Swiss-based middle-distance runner Agnes McTighe is an athlete on the rise, writes Emily Moss
Having set a world age-13 best for 3000m in 2015, Switzerland-based Agnes McTighe’s aims are quite simple for 2016. To keep fit, to keep winning, to be happy and to beat the world age 14 3000m record of 9:10.70.
The talented 14-year-old had not expected to run as fast as she did, although her coach at Stratford-upon-Avon Athletics Club, Paul Hawkins, had predicted his young charge would go close to her eventual 9:25.61 clocking.
“I wanted Agnes to go at 9:30 pace, but she thought this was too ambitious, so planned to aim for sub-10:00,” he says. “It was the Warwickshire 3000m championships and they made it a mixed race including under-17 men.
“When the gun went, Agnes went with one of her older training partners, Oscar Barbour, who was going at 9:30 pace. She kept it going brilliantly and was a little bit quicker than I thought she would do. I think I expected the performance more than Agnes or her family,” reveals Hawkins.
It was the second best time by a UK under-15, with only Emelia Gorecka having run faster with her 9:22.8 UK age group record. With another year in the age group, it is of little surprise that Agnes has set herself the target of getting her name in the record books as the fastest British under-15 athlete in history.
Reflecting back on her world record-breaking run, Agnes explains: “It was my first 3000m on the track, so I had no idea what to expect. With two laps to go I felt so strong so I pushed on. I could hear all the screaming; my family, Paul and all the Stratford athletes and I sprinted for the line. I felt amazing.”
“With two laps to go I felt so strong so I pushed on. I could hear all the screaming; my family, Paul and all the Stratford athletes and I sprinted for the line. I felt amazing”
Ten days later, Agnes lapped every other runner when winning the Midland title, a performance which her coach argues was possibly better, due to the fact she ran 9:28 completely on her own.
Agnes has enjoyed success in cross country too, claiming silver in the National and Inter-Counties last year. However, due to her Swiss base, this year she did not return to the UK for the major cross country championships, but raced in the Swiss under-16 Cross Cup series.
“I love competition in anything, not just running. Running feels so natural. I love the stress before and the pain during. I have had to learn how to cope with defeat, as I didn’t win at the National or Inter-Counties. I love the mud, but I think I am better suited to the track and road,” she adds.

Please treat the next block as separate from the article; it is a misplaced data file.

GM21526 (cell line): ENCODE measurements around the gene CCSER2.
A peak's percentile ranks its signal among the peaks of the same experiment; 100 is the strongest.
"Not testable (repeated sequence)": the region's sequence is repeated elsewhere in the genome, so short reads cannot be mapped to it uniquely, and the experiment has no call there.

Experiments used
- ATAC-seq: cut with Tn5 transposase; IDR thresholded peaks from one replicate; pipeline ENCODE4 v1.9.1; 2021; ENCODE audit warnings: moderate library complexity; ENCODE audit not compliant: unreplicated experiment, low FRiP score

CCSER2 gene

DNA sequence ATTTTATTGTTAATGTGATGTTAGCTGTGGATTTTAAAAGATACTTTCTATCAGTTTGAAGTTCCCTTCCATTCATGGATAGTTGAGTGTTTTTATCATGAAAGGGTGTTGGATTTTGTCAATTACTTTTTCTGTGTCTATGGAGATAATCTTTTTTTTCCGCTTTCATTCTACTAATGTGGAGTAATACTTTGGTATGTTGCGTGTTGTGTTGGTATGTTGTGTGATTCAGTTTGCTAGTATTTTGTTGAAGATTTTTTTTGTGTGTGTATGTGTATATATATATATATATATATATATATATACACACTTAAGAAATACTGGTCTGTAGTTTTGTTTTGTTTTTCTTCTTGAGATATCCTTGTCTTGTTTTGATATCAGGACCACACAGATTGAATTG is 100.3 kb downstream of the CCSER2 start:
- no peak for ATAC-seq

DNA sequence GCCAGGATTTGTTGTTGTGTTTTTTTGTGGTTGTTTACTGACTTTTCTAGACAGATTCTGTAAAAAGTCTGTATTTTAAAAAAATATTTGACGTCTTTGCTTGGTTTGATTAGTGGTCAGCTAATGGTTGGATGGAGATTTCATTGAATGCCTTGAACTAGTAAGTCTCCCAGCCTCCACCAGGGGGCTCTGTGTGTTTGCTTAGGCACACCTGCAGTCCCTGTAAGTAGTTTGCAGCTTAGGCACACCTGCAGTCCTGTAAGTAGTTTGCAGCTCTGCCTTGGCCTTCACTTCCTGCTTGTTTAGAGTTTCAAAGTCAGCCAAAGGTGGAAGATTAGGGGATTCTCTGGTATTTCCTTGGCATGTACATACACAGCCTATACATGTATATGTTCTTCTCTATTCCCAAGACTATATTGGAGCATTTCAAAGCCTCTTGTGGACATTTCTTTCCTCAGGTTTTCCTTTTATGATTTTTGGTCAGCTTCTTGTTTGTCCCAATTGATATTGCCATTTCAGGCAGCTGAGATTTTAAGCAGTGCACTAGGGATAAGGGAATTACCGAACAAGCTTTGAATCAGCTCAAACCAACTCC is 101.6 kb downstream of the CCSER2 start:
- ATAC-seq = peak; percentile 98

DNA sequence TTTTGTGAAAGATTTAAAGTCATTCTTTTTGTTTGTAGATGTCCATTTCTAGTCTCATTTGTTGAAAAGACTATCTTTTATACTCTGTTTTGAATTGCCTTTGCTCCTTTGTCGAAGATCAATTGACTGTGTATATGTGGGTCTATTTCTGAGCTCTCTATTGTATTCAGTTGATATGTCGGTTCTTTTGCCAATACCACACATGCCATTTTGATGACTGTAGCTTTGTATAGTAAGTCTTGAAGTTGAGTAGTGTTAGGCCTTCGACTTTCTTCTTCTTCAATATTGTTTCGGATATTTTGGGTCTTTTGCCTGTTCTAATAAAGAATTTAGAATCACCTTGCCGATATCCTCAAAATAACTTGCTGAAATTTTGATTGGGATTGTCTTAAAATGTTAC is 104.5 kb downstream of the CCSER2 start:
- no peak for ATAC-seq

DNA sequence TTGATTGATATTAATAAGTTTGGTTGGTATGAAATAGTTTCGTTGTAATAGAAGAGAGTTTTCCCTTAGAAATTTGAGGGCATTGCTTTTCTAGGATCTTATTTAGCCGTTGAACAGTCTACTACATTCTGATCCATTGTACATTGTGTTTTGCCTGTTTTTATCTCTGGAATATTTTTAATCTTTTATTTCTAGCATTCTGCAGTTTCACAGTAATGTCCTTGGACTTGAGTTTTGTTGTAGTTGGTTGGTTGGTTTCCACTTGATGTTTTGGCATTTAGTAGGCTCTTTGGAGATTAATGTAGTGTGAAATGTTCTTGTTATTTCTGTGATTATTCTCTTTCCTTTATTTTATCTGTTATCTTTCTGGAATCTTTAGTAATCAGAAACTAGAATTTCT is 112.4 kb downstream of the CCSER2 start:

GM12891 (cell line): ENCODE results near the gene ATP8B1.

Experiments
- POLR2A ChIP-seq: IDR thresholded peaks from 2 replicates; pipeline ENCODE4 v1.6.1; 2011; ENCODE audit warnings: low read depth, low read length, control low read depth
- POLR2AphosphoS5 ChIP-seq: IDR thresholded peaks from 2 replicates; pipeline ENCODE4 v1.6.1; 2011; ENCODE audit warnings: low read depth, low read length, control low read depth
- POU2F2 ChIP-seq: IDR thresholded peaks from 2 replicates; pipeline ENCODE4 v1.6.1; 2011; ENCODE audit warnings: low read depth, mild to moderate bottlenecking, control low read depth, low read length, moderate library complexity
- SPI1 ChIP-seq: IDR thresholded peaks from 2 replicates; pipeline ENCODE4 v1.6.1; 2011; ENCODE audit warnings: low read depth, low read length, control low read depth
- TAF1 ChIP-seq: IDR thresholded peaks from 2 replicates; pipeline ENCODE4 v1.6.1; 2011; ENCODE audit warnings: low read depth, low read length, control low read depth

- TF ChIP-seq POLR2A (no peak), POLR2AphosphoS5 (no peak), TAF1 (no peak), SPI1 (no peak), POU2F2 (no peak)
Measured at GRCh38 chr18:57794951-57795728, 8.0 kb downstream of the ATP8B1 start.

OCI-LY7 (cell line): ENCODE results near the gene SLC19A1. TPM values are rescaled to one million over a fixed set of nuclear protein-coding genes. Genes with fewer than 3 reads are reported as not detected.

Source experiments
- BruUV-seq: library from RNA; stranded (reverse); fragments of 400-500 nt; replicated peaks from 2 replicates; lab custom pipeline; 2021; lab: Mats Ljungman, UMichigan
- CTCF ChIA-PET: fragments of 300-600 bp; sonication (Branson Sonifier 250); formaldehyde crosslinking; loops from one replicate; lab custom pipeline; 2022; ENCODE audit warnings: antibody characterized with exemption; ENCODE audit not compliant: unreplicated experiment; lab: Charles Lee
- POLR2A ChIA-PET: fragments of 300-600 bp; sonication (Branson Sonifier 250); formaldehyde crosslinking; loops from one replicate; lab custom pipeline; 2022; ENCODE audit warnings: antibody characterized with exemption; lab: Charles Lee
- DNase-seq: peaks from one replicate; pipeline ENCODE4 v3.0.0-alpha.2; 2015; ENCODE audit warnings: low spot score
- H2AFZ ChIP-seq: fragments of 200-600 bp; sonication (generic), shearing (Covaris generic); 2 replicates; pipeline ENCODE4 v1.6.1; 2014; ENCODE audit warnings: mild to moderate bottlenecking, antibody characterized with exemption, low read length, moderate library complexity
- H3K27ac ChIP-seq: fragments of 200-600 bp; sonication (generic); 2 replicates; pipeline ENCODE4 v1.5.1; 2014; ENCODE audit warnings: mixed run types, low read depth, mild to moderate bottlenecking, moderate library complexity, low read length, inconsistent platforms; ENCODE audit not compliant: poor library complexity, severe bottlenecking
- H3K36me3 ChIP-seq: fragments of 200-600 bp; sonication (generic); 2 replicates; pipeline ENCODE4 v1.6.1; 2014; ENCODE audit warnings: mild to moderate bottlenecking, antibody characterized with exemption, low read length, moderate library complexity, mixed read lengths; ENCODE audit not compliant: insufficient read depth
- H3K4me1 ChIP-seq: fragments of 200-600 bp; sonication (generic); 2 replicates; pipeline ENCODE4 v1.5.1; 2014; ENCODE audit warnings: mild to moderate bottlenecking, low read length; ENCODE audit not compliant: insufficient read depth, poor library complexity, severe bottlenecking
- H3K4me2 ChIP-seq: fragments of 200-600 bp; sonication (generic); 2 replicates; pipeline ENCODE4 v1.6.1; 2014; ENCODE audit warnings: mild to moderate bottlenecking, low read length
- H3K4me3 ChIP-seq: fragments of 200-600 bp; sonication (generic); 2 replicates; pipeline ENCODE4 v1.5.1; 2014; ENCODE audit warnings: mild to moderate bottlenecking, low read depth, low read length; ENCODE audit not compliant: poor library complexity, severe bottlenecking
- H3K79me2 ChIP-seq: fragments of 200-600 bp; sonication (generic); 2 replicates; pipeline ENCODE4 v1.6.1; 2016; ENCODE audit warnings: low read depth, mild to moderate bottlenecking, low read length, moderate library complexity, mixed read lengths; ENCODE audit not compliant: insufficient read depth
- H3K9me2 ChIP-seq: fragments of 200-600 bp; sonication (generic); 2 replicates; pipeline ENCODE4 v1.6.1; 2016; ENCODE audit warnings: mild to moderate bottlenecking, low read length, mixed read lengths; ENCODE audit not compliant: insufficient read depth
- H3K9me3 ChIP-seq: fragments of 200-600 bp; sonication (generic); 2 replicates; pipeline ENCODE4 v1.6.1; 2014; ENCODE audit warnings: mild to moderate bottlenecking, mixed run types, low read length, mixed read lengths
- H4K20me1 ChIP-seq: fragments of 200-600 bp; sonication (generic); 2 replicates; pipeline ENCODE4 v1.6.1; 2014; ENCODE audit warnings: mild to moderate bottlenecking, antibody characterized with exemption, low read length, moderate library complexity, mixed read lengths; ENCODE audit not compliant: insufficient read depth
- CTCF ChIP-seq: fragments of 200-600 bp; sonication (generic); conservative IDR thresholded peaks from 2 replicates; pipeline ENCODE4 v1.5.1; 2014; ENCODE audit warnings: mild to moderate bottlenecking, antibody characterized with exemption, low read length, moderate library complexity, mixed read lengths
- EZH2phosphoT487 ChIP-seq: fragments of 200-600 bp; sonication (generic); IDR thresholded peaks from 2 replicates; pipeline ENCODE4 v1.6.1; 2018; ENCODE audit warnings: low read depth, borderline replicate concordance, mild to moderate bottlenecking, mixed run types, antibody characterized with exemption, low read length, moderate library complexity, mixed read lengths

Living in Switzerland, it is of little surprise that Agnes does a lot of skiing and snowboarding. “I live in a ski resort,” she explains. “I am taught in French but always speak English at home. Half my friends are German speaking and half French, but everyone wants to speak English to me. I was born in Warwickshire but came out here with my family eight years ago,” she adds.
She also swims four times a week in the elite squad with the Club Natation Sierre, which means she only runs twice a week, although she does enjoy running in the mountains. In fact, aged 11, it was the 19km mountain race ‘Chandolin to Zinal’ that made her realise she was good at running.
She trains alone, directed by Hawkins, but every summer returns to England for 6-8 weeks and links up with her coach and the other athletes at Stratford.
“Going back to the UK gives me a chance to meet up with Paul, but the rest of the time, he keeps in touch each week via Skype,” she explains. “Stratford AC gives me the experience of training with a club. It’s so much fun and brilliant to train with other people.”
“Running feels so natural. I love the stress before and the pain during”
As well as her all-round sporting ability, Agnes hails from a sporting family. Her granddad ran against sprint legend McDonald Bailey, her aunt raced against Kathy Smallwood, her mum is a skier and works as a ski instructor and her dad is a swimmer.
The family connections do not stop there, as her cousin Max Nicholls has represented Britain in the junior mountain races in 2015 and his sister, Grace, has represented England on the track. For good measure, Agnes’ mum’s cousin represented Wales as a sprinter.
Speaking of her family’s sporting genes, Agnes says: “Sport is really important to the family.”
Despite the success of his charge, who is most inspired by Genzebe Dibaba and Bobby Clay, Hawkins is taking things slowly. “As far as my philosophy is concerned, I want to keep the training load pretty light,” he says.
“We have plenty of time to gradually increase the volume and intensity. Next season the main target is to improve her 3000m time, but she’ll do plenty of races at 800m and 1500m. Longer term, she has a lot of potential, but Agnes is young so doesn’t need any pressure.”
You can find further performance stats on Agnes on Power of 10 here.
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